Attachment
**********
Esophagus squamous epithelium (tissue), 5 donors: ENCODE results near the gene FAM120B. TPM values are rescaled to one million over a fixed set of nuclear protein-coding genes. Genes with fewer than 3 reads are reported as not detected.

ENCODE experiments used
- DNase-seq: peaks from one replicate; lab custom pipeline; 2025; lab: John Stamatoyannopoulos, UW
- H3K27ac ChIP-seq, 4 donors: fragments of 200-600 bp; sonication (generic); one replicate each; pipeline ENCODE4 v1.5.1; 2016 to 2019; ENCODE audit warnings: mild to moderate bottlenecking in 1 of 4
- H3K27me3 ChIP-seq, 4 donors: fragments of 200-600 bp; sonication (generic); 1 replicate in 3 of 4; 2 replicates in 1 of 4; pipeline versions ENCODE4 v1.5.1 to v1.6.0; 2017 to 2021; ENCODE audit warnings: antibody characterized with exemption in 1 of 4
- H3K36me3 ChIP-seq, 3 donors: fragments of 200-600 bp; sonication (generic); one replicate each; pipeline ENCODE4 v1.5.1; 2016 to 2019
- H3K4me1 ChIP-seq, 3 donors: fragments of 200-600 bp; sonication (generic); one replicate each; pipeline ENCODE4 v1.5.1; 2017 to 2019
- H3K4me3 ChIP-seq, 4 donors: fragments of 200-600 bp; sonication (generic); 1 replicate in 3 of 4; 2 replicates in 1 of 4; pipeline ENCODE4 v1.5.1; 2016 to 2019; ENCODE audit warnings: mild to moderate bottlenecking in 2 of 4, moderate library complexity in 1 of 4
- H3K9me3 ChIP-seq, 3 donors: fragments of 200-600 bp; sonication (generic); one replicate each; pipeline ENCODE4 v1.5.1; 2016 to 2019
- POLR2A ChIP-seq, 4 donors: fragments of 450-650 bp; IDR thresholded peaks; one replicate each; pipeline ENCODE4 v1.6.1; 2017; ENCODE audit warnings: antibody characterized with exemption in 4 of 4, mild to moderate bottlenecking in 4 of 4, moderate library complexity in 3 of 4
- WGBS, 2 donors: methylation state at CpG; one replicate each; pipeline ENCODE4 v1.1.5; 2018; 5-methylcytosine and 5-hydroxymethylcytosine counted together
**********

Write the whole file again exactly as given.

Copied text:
Esophagus squamous epithelium (tissue), 5 donors: ENCODE results near the gene FAM120B. TPM values are rescaled to one million over a fixed set of nuclear protein-coding genes. Genes with fewer than 3 reads are reported as not detected.

ENCODE experiments used
- DNase-seq: peaks from one replicate; lab custom pipeline; 2025; lab: John Stamatoyannopoulos, UW
- H3K27ac ChIP-seq, 4 donors: fragments of 200-600 bp; sonication (generic); one replicate each; pipeline ENCODE4 v1.5.1; 2016 to 2019; ENCODE audit warnings: mild to moderate bottlenecking in 1 of 4
- H3K27me3 ChIP-seq, 4 donors: fragments of 200-600 bp; sonication (generic); 1 replicate in 3 of 4; 2 replicates in 1 of 4; pipeline versions ENCODE4 v1.5.1 to v1.6.0; 2017 to 2021; ENCODE audit warnings: antibody characterized with exemption in 1 of 4
- H3K36me3 ChIP-seq, 3 donors: fragments of 200-600 bp; sonication (generic); one replicate each; pipeline ENCODE4 v1.5.1; 2016 to 2019
- H3K4me1 ChIP-seq, 3 donors: fragments of 200-600 bp; sonication (generic); one replicate each; pipeline ENCODE4 v1.5.1; 2017 to 2019
- H3K4me3 ChIP-seq, 4 donors: fragments of 200-600 bp; sonication (generic); 1 replicate in 3 of 4; 2 replicates in 1 of 4; pipeline ENCODE4 v1.5.1; 2016 to 2019; ENCODE audit warnings: mild to moderate bottlenecking in 2 of 4, moderate library complexity in 1 of 4
- H3K9me3 ChIP-seq, 3 donors: fragments of 200-600 bp; sonication (generic); one replicate each; pipeline ENCODE4 v1.5.1; 2016 to 2019
- POLR2A ChIP-seq, 4 donors: fragments of 450-650 bp; IDR thresholded peaks; one replicate each; pipeline ENCODE4 v1.6.1; 2017; ENCODE audit warnings: antibody characterized with exemption in 4 of 4, mild to moderate bottlenecking in 4 of 4, moderate library complexity in 3 of 4
- WGBS, 2 donors: methylation state at CpG; one replicate each; pipeline ENCODE4 v1.1.5; 2018; 5-methylcytosine and 5-hydroxymethylcytosine counted together